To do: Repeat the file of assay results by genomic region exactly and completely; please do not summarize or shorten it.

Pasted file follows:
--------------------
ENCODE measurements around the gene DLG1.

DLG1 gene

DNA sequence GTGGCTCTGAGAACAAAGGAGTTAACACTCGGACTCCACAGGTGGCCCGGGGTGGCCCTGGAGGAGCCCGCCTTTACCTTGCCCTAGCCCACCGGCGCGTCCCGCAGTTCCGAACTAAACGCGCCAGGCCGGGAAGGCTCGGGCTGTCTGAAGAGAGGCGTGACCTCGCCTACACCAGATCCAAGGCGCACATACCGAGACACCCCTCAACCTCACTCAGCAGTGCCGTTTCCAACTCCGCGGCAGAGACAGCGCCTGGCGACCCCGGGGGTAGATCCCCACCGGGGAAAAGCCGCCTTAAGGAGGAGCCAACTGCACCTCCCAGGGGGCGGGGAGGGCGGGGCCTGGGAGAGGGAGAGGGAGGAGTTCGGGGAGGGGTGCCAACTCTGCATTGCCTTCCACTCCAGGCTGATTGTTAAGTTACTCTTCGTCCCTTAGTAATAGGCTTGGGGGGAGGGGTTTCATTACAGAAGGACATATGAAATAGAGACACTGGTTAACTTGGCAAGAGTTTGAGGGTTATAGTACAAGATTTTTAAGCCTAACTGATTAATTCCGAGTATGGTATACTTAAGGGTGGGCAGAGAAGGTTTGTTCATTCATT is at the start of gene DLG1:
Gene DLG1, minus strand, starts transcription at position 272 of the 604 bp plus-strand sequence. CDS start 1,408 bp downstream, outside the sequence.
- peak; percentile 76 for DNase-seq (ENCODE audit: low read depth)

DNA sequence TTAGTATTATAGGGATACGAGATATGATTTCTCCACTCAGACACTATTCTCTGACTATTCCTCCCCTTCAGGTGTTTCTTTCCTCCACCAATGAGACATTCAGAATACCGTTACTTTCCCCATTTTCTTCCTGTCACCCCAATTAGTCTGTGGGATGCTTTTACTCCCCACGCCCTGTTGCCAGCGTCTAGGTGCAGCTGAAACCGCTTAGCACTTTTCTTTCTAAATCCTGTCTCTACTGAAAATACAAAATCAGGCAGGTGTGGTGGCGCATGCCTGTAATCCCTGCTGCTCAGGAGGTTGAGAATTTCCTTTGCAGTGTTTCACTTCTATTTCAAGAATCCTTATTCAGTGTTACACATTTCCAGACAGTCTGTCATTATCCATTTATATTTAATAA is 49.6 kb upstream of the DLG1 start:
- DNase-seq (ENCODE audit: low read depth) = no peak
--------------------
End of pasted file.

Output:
ENCODE measurements around the gene DLG1.

DLG1 gene

DNA sequence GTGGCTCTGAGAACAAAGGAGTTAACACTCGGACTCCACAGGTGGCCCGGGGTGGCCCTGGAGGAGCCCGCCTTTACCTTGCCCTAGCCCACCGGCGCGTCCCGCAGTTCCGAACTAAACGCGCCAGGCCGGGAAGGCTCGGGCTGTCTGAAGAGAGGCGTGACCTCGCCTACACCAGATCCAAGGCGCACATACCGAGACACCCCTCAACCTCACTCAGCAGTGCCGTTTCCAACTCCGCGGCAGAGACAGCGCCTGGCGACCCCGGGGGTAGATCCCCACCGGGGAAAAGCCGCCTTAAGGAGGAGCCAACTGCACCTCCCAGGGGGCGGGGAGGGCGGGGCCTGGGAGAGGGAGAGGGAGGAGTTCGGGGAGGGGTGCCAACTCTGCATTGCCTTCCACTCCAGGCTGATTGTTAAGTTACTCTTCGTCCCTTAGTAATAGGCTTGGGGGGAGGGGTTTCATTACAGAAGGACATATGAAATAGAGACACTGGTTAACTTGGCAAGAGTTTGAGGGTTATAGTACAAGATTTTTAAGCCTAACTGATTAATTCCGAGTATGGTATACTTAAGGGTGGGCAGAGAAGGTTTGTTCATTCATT is at the start of gene DLG1:
Gene DLG1, minus strand, starts transcription at position 272 of the 604 bp plus-strand sequence. CDS start 1,408 bp downstream, outside the sequence.
- peak; percentile 76 for DNase-seq (ENCODE audit: low read depth)

DNA sequence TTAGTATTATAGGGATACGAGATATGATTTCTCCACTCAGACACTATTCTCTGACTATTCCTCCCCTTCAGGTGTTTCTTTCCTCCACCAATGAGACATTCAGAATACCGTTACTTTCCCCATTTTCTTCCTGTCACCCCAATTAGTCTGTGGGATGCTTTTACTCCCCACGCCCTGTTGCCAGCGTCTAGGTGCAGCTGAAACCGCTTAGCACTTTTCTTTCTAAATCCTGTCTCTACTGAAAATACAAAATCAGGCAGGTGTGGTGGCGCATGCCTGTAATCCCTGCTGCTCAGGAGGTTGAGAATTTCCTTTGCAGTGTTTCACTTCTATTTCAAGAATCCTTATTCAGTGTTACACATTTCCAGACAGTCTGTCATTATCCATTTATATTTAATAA is 49.6 kb upstream of the DLG1 start:
- DNase-seq (ENCODE audit: low read depth) = no peak